Matchup: Blue Jays (35-40) at Pirates (35-39), 7:05 p.m. ET
Probable Starters: Jesse Litsch (82 2/3 IP, 3.81 RA, 1.29 WHIP, 44 K) vs. Paul Maholm (89, 4.75, 1.38, 59)
Pythagorean Record: Toronto, 39-36 (297 RS, 288 RA); Pittsburgh, 33-41 (359 RS, 403 RA)
Hit List Rankings: Toronto, #11; Pittsburgh, #27
Prospectus: When it rains in the middle of the night in Anaheim, it pours, as the firing of Willie Randolph on Tuesday has been followed in quick succession by two other managerial dismissals, with the Blue Jays’ John Gibbons the latest skipper to fall under the axe. In the first game following the firing of Gibbons, the Jays’ bats remained silent as Toronto lost its sixth straight, a 12-inning 1-0 decision in the opener of three games with the Pirates. The Blue Jays’ choice to replace Gibbons is a transparent attempt to recapture the organization’s past glory, for general manager J.P. Ricciardi brought back Cito Gaston to serve as the interim manager. Gaston guided Toronto to its only two World Series championships in 1992 and 1993, and was skipper of the Jays for nine seasons (1989-1997), compiling an overall record of 683-636 (a .518 winning percentage). He has not managed anywhere else since his firing by the Jays in 1997, and is now 64 years of age, making him the oldest manager in the American League. In his press conference, Ricciardi addressed this by stating that “now is not the time to bring in a younger manager.”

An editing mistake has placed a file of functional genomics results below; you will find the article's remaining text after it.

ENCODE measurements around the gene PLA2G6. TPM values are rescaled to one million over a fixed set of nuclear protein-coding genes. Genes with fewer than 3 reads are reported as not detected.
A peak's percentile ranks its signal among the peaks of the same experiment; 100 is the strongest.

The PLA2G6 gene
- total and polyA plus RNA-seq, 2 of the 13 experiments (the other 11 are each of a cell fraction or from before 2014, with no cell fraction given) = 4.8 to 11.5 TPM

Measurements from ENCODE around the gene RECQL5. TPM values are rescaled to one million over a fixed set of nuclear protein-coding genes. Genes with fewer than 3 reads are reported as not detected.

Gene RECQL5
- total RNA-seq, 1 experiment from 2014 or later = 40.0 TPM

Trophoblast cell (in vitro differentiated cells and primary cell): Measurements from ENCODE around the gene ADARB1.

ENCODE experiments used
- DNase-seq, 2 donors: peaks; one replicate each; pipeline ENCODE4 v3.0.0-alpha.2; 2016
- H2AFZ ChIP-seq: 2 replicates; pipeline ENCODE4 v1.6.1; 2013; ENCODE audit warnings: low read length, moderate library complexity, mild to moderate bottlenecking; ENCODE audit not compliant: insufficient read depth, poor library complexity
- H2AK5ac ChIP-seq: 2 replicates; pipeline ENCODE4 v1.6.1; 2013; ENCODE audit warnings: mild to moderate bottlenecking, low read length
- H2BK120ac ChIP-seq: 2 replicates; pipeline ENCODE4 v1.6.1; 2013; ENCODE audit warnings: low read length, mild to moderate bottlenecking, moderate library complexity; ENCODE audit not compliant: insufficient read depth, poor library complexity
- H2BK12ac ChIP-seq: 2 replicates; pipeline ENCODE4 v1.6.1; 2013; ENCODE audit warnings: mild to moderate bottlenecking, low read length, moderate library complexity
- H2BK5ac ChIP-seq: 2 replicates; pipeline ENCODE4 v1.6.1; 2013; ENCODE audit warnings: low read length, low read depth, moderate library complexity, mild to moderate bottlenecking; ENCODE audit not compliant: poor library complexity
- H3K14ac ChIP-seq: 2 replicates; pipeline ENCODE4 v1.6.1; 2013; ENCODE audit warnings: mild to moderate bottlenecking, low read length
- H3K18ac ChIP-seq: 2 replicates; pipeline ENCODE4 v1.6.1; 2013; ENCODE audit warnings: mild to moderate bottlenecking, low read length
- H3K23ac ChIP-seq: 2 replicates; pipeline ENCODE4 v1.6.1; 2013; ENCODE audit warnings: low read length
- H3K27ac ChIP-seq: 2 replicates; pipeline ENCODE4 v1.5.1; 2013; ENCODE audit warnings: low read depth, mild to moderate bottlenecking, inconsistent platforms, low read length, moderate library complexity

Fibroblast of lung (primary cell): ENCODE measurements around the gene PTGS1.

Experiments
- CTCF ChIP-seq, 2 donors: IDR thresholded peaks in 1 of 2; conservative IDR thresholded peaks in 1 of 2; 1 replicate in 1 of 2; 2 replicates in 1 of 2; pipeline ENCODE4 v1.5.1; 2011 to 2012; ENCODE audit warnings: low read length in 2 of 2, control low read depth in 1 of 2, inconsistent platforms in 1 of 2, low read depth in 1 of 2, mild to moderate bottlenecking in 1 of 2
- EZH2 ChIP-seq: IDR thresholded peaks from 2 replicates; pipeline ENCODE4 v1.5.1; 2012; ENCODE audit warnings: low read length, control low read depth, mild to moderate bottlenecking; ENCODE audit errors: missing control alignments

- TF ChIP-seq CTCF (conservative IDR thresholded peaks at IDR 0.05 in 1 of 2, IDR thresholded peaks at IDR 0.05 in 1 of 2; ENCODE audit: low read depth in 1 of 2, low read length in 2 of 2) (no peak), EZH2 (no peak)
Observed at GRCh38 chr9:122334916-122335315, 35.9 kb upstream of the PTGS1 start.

Gaston has already provided an interesting quotation in his short time back in the saddle, saying, “I get goose bumps when I look at that lineup.” Presumably Gaston meant that as a compliment, although it wouldn’t be hard to construe an alternate meaning given the offensive issues Toronto has been dealing with, especially after the team was just shut down for 12 innings by the National League’s worst pitching staff. While Gaston is saying the right things in public, secretly he might be wishing he could just bring back his old roster from the early-’90s Jays–the team that led the AL in slugging in three out of four seasons from 1990-1993. Toronto ranks last in the junior circuit in slugging percentage (.374) this year, is the only American League team without a single player who has hit double-digits in home runs, and is currently being led in slugging percentage and OPS by 32-year-old journeyman catcher Rod Barajas.